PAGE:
Illinois District’s School Board Members Have Ax to Grind Over Online News Photo

By Mark Walsh — August 07, 2014 4 min read
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Contract negotiations between Hinsdale Township High School District 86, which oversees two well-regarded high schools in Chicago’s western suburbs, and the teachers’ union have been tense for months.

The Hinsdale High School Teachers Association, an affiliate of the National Education Association, authorized a strike in May over salary and benefits, and things have only escalated as the new school year draws near.

So some school board members of the 4,600-student district were alarmed this month when the union re-posted on its Facebook page a story from a local online news site about negotiations that included a rather jarring photo of a hatchet lodged in a car window. It turns out the photo was completely unrelated to the story and appeared on the union’s re-posting of the story on Facebook as a result of a technical glitch on Patch’s end.

Still, whether they realized the photo was a mistake or not, some board members were upset by the image as well as by comments posted on the union’s page that they described as disturbing.

According to a story in Thursday’s Chicago Tribune, District 86 board President Richard Skoda and member Claudia Manley called the photo “disconcerting and violent” at Monday night’s board meeting.

“Our attorney has advised us that this is a direct and overt threat to the board,” the Tribune quoted Manley as saying during the meeting. And Skoda “released a written statement calling the photo ‘alarming’ and scolding the union for leaving it posted for four days ‘accompanied by disturbing comments,’” the Tribune said.

“This photo is offensive and overtly suggestive of violence and as such does not belong in civil discourse,” Skoda’s statement said, according to the paper. Skoda also rebuked attendees at the board meeting who were chuckling when the photo was discussed. “If we have teachers in the audience, shame on you,” Skoda said, according to the Tribune.

The Hinsdale police department opened an investigation, but quickly concluded that no criminal offense had been committee, the Tribune said.

It turns out that the hatchet photo appeared by mistake with a news story about contract talks on the Patch online news site serving Hinsdale and its nearby suburbs.

“On August 1, a story regarding the latest developments in teacher contract negotiations between the Hinsdale High School Teachers Association and Dist. 86 school board was posted on the Hinsdale-Clarendon Hills, Darien and Burr Ridge Patch sites,” says an Aug. 4 statement from the editor. “The story, ‘Teachers: “Board Gave Us An Hour” To Rescind Strike Vote,’ was illustrated with the HHSTA union logo. Unfortunately, when the teachers’ association posted the story on its Facebook page, the image of an ax in a car dashboard appeared instead. This was an Internet glitch on Patch’s part, which was happening to Patch Facebook pages across the country.”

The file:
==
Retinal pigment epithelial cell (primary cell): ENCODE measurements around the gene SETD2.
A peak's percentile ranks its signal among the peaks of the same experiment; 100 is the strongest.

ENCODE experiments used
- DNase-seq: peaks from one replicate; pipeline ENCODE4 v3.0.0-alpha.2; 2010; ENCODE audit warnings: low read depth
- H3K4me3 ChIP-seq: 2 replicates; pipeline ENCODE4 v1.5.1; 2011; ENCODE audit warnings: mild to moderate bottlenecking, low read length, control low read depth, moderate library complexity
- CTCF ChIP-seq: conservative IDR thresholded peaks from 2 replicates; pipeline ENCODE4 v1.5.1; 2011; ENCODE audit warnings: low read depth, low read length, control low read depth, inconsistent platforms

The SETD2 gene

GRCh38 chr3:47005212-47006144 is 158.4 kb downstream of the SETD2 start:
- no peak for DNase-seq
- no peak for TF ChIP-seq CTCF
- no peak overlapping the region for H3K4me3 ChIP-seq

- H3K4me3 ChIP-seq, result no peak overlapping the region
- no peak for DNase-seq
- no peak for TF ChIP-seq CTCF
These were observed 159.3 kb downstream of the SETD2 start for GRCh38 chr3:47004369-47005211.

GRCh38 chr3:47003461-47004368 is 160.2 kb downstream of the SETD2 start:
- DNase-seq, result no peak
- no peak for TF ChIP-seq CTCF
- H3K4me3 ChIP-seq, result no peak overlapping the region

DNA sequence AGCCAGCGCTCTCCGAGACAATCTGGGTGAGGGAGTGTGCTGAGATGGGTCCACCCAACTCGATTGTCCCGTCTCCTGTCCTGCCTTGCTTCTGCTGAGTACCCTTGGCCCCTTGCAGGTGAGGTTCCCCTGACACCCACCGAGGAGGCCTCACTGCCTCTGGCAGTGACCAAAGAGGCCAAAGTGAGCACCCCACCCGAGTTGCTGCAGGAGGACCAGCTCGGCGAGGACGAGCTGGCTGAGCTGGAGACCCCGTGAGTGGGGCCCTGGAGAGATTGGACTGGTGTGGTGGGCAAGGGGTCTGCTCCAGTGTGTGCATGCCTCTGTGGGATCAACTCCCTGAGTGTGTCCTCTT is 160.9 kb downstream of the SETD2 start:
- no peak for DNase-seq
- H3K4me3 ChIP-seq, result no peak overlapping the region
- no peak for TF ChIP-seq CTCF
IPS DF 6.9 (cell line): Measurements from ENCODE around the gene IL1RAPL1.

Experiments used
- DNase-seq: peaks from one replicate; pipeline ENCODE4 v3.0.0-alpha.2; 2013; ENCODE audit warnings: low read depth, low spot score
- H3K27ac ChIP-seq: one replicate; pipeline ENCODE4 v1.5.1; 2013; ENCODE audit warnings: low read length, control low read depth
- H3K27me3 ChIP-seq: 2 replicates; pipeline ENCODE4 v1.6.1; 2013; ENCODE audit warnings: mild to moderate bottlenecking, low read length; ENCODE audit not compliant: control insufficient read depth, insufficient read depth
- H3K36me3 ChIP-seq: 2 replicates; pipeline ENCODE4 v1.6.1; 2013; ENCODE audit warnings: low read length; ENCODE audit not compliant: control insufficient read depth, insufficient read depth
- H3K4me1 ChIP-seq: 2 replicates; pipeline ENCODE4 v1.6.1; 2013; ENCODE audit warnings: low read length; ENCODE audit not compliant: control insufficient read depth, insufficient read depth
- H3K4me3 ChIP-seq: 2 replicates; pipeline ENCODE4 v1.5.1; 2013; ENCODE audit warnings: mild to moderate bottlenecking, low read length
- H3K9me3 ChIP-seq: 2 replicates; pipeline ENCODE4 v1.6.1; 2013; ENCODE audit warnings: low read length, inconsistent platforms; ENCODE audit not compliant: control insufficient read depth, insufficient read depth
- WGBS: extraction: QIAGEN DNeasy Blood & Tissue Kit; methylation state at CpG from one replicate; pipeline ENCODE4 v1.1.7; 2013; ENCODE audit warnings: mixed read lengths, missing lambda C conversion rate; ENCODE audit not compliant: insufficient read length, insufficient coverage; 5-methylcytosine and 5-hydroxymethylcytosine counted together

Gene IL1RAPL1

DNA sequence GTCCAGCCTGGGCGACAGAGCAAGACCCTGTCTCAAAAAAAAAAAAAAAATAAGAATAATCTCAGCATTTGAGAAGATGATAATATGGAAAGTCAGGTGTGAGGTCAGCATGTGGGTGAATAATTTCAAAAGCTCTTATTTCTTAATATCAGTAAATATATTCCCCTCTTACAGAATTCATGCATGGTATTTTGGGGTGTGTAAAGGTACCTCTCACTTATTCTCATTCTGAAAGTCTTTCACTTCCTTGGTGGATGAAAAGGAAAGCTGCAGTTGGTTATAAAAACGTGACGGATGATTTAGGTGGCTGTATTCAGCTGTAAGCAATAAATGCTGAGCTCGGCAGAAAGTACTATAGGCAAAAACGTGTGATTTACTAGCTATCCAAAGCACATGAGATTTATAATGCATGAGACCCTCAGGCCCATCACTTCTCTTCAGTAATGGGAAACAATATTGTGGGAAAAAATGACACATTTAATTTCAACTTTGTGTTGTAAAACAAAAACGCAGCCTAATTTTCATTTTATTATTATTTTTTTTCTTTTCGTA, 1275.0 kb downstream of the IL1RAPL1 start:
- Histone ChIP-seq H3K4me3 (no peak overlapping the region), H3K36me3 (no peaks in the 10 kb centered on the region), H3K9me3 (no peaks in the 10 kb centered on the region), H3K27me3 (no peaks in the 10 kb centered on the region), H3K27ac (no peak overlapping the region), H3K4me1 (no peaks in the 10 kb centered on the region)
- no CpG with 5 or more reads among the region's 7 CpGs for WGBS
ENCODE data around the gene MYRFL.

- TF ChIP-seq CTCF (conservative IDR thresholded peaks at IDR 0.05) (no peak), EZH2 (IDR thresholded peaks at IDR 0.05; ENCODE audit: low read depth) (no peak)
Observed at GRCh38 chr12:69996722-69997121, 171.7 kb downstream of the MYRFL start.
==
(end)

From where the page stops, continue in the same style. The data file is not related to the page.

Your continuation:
“The ax image did appear on a Massachusetts Patch story about an ax falling off a truck and crashing through a woman’s car windshield,” the statement by editor Lorraine Swanson continued. “Some readers, when seeing the image of an ax with the story link on the HHSTA Facebook page, construed it as an editorial statement made by the teachers. The teachers’ association DID NOT intentionally post this image to make a statement.”

The teachers’ union, in a statement posted Thursday, alleges that Skoda knew what he was doing when he brought up the hatchet photo at Monday’s board meeting because Swanson, the local Patch editor, had called him to explain the glitch.

“Let’s say that again: Mr. Skoda was contacted that afternoon prior to the meeting,” the HHSTA says in its post. “The Patch glitch was fully explained to him prior to the meeting. ... He knew the teachers had nothing to do with the image. Yet he chose to accuse teachers of threatening violence during the meeting anyway. In fact, he went on so much, Swanson got up during open comments and publicly corrected the information he was ranting about!”

Skoda told Education Week in an email that his issue was with the fact that the union kept the Patch story re-posted on its Facebook page, with the hatchet photo attached, for four days, despite requests from the school district that the image be taken down.

“The issue is not the Patch. Their explanation was legitimate,” Skoda wrote, though farther down he said Patch’s explanation was “baloney.” But the problem was the teachers’ union “was notified at 1 p.m. Friday [Aug. 1] of the inappropriateness of the picture,” he said. An individual at least purporting to be a teacher posted a comment that the hatchet photo was “intriguing,” Skoda said, and others “liked” the comment.

The school district’s attorney asked the union to take down the article from its Facebook page but the union refused, he said. The district has filed an unfair labor practices charge with state authorities over the photo, and on the advice of its lawyers filed “several police reports,” Skoda said.

The first day of school in the district is Aug. 22.

A version of this news article first appeared in the Education and the Media blog.

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